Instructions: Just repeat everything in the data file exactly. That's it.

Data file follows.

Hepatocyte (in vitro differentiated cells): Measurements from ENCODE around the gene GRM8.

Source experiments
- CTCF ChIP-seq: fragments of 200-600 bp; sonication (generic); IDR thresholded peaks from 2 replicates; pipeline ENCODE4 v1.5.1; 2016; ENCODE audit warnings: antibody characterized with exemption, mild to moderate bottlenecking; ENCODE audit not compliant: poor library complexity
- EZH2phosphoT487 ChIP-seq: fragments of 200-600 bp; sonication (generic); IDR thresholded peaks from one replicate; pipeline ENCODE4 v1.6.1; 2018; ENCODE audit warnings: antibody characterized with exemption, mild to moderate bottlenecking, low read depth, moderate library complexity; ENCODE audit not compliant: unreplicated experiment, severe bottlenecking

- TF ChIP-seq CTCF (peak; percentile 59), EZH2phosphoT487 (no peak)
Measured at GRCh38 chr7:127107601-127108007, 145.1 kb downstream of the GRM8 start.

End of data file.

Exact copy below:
Hepatocyte (in vitro differentiated cells): Measurements from ENCODE around the gene GRM8.

Source experiments
- CTCF ChIP-seq: fragments of 200-600 bp; sonication (generic); IDR thresholded peaks from 2 replicates; pipeline ENCODE4 v1.5.1; 2016; ENCODE audit warnings: antibody characterized with exemption, mild to moderate bottlenecking; ENCODE audit not compliant: poor library complexity
- EZH2phosphoT487 ChIP-seq: fragments of 200-600 bp; sonication (generic); IDR thresholded peaks from one replicate; pipeline ENCODE4 v1.6.1; 2018; ENCODE audit warnings: antibody characterized with exemption, mild to moderate bottlenecking, low read depth, moderate library complexity; ENCODE audit not compliant: unreplicated experiment, severe bottlenecking

- TF ChIP-seq CTCF (peak; percentile 59), EZH2phosphoT487 (no peak)
Measured at GRCh38 chr7:127107601-127108007, 145.1 kb downstream of the GRM8 start.